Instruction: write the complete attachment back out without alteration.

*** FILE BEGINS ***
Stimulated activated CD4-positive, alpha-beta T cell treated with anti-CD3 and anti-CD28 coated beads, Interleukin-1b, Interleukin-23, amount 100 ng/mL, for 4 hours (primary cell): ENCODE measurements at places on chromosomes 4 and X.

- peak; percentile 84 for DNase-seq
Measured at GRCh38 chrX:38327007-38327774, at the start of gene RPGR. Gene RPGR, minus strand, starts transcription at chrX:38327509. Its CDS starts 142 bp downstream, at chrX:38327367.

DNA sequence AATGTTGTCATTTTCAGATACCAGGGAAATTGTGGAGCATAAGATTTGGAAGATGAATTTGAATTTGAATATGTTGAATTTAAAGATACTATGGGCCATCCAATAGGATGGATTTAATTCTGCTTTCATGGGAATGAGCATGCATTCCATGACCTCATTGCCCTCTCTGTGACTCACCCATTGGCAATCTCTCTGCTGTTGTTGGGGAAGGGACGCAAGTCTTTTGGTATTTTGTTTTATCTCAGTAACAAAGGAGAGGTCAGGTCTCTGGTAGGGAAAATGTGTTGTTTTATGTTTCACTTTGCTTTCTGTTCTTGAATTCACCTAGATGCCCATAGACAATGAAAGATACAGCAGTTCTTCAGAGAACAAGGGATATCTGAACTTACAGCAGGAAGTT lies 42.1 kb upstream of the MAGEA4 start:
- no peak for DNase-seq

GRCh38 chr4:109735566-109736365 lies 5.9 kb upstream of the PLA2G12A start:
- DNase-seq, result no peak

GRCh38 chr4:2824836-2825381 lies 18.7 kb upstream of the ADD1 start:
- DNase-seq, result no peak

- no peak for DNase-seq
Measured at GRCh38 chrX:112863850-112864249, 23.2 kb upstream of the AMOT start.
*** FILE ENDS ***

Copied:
Stimulated activated CD4-positive, alpha-beta T cell treated with anti-CD3 and anti-CD28 coated beads, Interleukin-1b, Interleukin-23, amount 100 ng/mL, for 4 hours (primary cell): ENCODE measurements at places on chromosomes 4 and X.

- peak; percentile 84 for DNase-seq
Measured at GRCh38 chrX:38327007-38327774, at the start of gene RPGR. Gene RPGR, minus strand, starts transcription at chrX:38327509. Its CDS starts 142 bp downstream, at chrX:38327367.

DNA sequence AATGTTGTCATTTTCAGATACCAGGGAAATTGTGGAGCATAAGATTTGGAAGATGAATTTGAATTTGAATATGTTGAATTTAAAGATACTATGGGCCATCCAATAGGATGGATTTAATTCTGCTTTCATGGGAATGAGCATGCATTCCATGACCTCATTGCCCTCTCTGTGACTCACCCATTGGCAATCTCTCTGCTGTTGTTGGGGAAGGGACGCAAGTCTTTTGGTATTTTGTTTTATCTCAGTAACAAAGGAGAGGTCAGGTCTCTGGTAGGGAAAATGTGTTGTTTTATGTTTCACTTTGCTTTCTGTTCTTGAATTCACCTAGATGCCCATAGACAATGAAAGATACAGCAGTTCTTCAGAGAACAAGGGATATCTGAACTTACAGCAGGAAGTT lies 42.1 kb upstream of the MAGEA4 start:
- no peak for DNase-seq

GRCh38 chr4:109735566-109736365 lies 5.9 kb upstream of the PLA2G12A start:
- DNase-seq, result no peak

GRCh38 chr4:2824836-2825381 lies 18.7 kb upstream of the ADD1 start:
- DNase-seq, result no peak

- no peak for DNase-seq
Measured at GRCh38 chrX:112863850-112864249, 23.2 kb upstream of the AMOT start.